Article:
The Ottawa branch of Macadamian Technologies Inc. , a technology integrator, rebuilt the DiscoverIT site and created a new CMS on the .Net 3.5 Framework.
It used Visual Studio 2008 for development, Microsoft Expression Web 2.0 to design the graphics, and Microsoft Silverlight for video capability.
The site was moved to a machine running Windows Server 2008 operating system.
ICTC put in around $50,000 towards the project, while corporate sponsors chipped in the form of cash, labour and material donations, said Swinwood.
The main implementation challenge was integrating three vital components of DiscoverIT so as to streamline site management, said Sebastien Giroux, Macadamian’s project manager for the assignment.
He said the site’s universal search tool and CMS used PHP while its glossary was on CGI Script. “The three accounts worked on three different programs that did not integrate so it was always a challenge for a non-techie to do any update.”
Standardizing on Microsoft software centralized and simplified site administration so even non-technical staff members can now load new content to the site, he said.
During the three-month project, Macadamian also integrated several user interface features to make it easier for ICTC clients to access site features, said Lorraine Chapman, project manager of the integrator’s user experience group.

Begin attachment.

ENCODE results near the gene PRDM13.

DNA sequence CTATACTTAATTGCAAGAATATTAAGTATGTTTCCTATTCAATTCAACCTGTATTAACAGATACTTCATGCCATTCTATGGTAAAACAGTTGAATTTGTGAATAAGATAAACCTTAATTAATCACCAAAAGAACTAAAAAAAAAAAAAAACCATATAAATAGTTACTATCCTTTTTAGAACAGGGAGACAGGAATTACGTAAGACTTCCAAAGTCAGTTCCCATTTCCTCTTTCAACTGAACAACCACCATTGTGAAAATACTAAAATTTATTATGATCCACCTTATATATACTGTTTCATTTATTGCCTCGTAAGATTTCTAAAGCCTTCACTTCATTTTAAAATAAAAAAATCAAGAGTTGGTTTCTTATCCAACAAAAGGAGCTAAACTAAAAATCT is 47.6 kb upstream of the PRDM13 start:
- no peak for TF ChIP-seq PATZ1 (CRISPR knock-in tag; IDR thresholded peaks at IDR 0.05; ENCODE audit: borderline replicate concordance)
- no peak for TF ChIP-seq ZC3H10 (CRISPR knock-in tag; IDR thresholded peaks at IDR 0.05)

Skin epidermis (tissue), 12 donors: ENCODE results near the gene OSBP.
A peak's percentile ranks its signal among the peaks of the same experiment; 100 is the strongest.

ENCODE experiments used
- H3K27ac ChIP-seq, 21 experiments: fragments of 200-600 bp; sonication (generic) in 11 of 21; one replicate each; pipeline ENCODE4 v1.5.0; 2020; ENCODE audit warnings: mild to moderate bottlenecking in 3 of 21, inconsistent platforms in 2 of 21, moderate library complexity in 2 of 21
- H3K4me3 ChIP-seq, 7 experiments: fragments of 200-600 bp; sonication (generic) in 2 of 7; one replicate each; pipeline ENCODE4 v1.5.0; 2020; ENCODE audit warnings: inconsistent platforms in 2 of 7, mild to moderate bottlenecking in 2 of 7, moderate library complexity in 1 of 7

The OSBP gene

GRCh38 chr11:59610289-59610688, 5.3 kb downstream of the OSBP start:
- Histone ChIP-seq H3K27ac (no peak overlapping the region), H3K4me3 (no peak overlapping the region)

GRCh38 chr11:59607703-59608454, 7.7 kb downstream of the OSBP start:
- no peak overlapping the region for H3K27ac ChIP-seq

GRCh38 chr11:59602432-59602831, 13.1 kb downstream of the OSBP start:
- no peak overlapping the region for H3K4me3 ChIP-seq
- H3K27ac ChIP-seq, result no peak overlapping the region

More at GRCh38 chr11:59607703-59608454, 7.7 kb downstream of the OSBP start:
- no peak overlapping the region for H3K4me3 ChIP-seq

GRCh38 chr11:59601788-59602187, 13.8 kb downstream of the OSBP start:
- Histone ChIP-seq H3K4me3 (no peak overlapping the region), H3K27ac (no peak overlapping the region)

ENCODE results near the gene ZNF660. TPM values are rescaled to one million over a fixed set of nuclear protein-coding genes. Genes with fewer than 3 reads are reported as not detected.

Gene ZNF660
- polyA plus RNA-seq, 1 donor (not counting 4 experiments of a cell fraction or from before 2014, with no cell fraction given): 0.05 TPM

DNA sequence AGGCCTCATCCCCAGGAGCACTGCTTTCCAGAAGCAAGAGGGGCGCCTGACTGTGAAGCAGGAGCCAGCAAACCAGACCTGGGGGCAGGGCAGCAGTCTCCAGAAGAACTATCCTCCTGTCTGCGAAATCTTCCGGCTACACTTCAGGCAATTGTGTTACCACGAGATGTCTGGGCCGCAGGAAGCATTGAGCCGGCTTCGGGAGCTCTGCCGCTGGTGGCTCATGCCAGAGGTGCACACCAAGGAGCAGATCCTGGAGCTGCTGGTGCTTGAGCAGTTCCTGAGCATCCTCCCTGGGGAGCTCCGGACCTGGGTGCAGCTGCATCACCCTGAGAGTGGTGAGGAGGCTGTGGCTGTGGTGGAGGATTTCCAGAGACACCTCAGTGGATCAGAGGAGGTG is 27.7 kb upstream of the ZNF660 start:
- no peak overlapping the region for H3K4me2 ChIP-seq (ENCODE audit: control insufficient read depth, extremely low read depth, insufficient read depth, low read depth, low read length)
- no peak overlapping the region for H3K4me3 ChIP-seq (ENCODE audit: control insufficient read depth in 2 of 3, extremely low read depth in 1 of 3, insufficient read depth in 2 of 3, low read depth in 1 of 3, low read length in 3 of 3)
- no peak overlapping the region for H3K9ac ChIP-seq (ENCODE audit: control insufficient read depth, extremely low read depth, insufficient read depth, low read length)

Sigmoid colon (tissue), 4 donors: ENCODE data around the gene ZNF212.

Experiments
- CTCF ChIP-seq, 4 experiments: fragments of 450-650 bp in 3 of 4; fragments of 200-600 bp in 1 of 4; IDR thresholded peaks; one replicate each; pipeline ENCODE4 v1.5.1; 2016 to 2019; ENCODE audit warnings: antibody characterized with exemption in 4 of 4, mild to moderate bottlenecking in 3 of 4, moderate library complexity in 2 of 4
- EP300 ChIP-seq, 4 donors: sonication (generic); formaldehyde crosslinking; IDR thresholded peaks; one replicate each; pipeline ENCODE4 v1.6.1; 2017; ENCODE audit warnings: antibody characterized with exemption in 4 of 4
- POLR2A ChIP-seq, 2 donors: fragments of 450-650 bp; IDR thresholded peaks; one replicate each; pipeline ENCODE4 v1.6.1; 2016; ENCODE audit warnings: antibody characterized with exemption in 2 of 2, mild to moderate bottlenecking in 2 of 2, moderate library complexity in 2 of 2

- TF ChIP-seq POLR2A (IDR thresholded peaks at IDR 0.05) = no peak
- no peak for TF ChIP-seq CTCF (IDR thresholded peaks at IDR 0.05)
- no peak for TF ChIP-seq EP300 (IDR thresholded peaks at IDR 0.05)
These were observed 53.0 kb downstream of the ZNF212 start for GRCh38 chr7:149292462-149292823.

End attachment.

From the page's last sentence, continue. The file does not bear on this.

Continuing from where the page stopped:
She said a key challenge with the older system was that users found it very hard to navigate the site. “The features were not intuitive and users often got lost trying to follow the steps provided by the site.”
Security features that barred different types of users from certain site sections also needed to be rationalized in line with user needs. For example the student section was off limits to parents. And yet, the section contained information on co-op programs and course payment methods that would have been valuable to parents.
Access to data was reorganized to allow each type of user more access to relevant data. A single sign-on feature was also installed so that visitors no longer need to remember numerous passwords to access multiple Web applications.
Chapman said the revamp also automated the certificate printing process.
ICTC provides certificates to students who finish certain technology subjects. The students can use these certificates to gain extra credits or advance standing in colleges when they apply for technology courses.
With the older system, certificates could only be printed one at a time at the ICTC premises. This was very cumbersome for ICTC staff that had to print and mail out certificates.
The new site now allows teachers, with proper authorization, to print the certificates in batches and print documents at their location.
Microsoft Silverlight, a Web browser plug-in that provides support for rich Internet applications, also provides ICTC with audio-video playback and animation creation capabilities.
For Swinwood, the main benefit of the .Net Framework-based CMS, is that existing staff can manage the site with very minor IT assistance, leaving the Council’s lone IT person to tackle other essential tasks.